Oregon approves resolution seeking a higher standard for CAFOs

Kelly J. Kaczala

        Oregon City Council on Monday passed a resolution that requests the Ohio Department of Agriculture to require two proposed Concentrated Animal Feeding Operations (CAFO) permits to require a higher standard to treat and dispose of manure at these facilities.
        Any manure from these facilities that are land applied must meet the phosphorous agronomic standards that apply to commercial fertilizer, according to the resolution sponsored by Councilwoman Sandy Bihn, who is also executive director of the Lake Erie Waterkeeper.
        The resolution requests that the Ohio Department of Agriculture  Division of Livestock Environmental Permitting require that the proposed permits for the Lamar Swine Farms’ new 9,600 swine/Maumee watershed and the Brown Swine Farms new 4,800 swing facilities in Williams County in the Tiffin/Maumee watershed treat the manure generated at these locations to the same standards as human sewage, and that soils where any manure is to be applied (treated or untreated) be required to meet the same phosphorous agronomic soil limits as commercial fertilizer facilities in Van Wert County in the Auglaize
Severe bloom
        In 2019, western Lake Erie experienced a severe harmful algal bloom in spite of the fact that there were less commercial fertilizer, phosphorus and nitrogen field applications. Many farmers did not plant  their fields because of heavy rain in the spring.  
        “This year, a little less than half of our farms in western Lake Erie and the Maumee Watershed did not plant,” said Bihn. “Therefore, there was far less phosphorous and nitrogen put on the land. Yet we had the fifth worst algal bloom in Lake Erie. And for those of us who live along the southern shore of Lake Erie, it was, for me, by far, the worst year since I have lived in my home since 1987. From the Fourth of July to Labor Day, there was green water and it was miserable. If you decrease the amount coming from commercial fertilizer and agriculture this year to the extent we did, and we don’t see relief from algal bloom, then something else has to happen.”
Economic harm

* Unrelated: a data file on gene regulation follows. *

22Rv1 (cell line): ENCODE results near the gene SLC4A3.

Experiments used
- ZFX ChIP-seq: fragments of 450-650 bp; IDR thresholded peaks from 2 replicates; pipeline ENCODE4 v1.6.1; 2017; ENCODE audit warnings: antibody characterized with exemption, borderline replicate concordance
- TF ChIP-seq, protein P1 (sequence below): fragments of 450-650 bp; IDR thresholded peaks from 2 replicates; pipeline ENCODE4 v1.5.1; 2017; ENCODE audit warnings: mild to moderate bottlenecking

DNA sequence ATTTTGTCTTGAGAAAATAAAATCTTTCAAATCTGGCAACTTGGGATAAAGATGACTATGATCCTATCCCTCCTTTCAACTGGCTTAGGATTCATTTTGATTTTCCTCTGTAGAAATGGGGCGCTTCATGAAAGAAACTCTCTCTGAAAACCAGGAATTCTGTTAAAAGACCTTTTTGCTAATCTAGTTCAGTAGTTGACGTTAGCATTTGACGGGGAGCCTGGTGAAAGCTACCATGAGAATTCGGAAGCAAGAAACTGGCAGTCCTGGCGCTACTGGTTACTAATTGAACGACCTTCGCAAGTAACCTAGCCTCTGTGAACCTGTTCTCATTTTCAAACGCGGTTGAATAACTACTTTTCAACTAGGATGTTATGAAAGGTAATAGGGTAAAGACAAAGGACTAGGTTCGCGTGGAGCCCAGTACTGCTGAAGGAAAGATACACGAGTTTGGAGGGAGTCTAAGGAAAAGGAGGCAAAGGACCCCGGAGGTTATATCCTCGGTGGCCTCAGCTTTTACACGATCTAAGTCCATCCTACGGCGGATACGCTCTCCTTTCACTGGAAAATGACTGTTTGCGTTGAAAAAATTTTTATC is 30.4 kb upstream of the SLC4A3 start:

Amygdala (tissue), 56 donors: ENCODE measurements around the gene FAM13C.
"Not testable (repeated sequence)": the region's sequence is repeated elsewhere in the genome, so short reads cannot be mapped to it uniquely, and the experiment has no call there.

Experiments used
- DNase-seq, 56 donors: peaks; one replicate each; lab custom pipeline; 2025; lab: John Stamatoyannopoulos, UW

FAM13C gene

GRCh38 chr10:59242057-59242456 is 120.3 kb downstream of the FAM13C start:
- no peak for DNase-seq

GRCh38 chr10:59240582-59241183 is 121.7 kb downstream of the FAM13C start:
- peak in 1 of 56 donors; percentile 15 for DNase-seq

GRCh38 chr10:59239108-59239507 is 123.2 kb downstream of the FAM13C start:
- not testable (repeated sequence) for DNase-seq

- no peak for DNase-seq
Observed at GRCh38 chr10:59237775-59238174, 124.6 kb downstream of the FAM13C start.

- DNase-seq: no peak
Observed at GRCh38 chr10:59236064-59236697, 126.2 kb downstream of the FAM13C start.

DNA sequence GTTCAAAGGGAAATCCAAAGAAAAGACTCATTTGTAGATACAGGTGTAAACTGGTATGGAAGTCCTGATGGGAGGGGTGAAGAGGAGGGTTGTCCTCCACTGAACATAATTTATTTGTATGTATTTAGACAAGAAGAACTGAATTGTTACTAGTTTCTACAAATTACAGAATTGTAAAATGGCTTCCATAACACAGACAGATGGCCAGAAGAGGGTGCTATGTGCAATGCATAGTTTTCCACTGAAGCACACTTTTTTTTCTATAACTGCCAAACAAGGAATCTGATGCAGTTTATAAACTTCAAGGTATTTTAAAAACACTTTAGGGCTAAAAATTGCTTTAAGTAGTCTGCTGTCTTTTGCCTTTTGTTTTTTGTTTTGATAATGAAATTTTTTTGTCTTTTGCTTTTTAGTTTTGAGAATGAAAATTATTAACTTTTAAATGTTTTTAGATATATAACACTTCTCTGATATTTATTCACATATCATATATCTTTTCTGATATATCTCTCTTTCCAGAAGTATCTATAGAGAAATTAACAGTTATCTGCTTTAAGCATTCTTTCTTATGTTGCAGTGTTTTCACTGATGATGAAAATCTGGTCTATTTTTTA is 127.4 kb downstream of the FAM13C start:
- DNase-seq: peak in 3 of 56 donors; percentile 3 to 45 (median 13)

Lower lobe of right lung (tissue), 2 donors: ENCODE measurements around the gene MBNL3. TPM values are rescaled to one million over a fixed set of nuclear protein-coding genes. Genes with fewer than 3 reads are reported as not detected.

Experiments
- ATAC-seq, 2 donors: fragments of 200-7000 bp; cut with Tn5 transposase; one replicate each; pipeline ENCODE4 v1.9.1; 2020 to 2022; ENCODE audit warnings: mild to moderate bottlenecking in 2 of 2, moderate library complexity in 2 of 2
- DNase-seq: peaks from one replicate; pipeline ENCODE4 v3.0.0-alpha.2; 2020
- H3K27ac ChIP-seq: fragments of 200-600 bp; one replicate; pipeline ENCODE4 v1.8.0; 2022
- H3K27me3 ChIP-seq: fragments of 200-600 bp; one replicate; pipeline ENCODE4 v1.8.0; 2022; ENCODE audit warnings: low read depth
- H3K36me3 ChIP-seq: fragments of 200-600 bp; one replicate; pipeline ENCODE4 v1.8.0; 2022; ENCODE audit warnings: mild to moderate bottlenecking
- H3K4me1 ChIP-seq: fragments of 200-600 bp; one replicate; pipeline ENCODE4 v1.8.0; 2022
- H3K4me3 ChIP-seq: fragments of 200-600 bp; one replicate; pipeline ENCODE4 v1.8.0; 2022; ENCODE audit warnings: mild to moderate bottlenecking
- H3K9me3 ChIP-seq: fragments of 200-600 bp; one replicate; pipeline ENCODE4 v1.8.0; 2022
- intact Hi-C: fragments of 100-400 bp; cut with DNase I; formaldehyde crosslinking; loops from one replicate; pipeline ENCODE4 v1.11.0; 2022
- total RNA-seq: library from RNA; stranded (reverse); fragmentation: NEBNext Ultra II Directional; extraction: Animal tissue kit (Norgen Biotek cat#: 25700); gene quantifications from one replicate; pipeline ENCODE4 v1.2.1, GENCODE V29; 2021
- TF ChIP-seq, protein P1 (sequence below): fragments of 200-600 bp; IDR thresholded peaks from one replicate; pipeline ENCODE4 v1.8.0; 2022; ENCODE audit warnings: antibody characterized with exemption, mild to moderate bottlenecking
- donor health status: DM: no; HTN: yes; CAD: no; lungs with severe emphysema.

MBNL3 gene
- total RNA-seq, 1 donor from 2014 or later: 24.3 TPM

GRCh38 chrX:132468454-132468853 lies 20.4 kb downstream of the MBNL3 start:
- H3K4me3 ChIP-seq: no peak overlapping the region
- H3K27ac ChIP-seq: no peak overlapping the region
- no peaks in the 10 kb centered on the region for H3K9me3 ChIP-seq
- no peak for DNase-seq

The harmful algal blooms cost hundreds of millions of dollars and caused economic harm to the Lake Erie basin, including increased monitoring, treatment, capital costs for water treatment plants to deal with algae in the source water, decreased property values and a reduction in revenue generated by fishing and boating, and beach closures.
        In the 1980s, the meat and dairy industries changed from pasteurizing animals to confining animals in order to bring them closer to market.
        This change to large continued animal feeding operations significantly reduced the number of family farms raising livestock. More importantly, it radically changed the way manure has been disposed of, which puts the lake and bay at risk.
        The Great Lakes Water Quality Agreement, Annex 4, identifies the Maumee Watershed as the most significant contributor of nutrients to western Lake Erie.
Best practices
        While investments in best management practices to reduce nutrient runoff in the Maumee/Western Lake Erie Watershed are helpful, the hundreds of millions of dollars invested in these practices are not showing nutrient reductions, according to former EPA Director Craig Butler.
        While improving best farming practices have led to a reduction in commercial fertilizer phosphorus applications in the Western Basin of Lake Erie, the increase in CAFO operations and direct manure applications have “kept us from recognizing the benefits of those changing practices,” states the resolution.
        A March 2019 report by the Environmental Working Group estimates that the number of CAFOs in the Maumee Watershed has increased by 126 percent between 2005 and 2018. The amount of manure has increased by 41 percent and the amount of phosphorous by 62 percent for the same time period.
        The city will send the resolution to the Ohio Department of Agriculture, Division of Livestock Environmental Permitting, to Governor Mike DeWine, State Rep. Michael Sheehy and Sen. Teresa Fedor.


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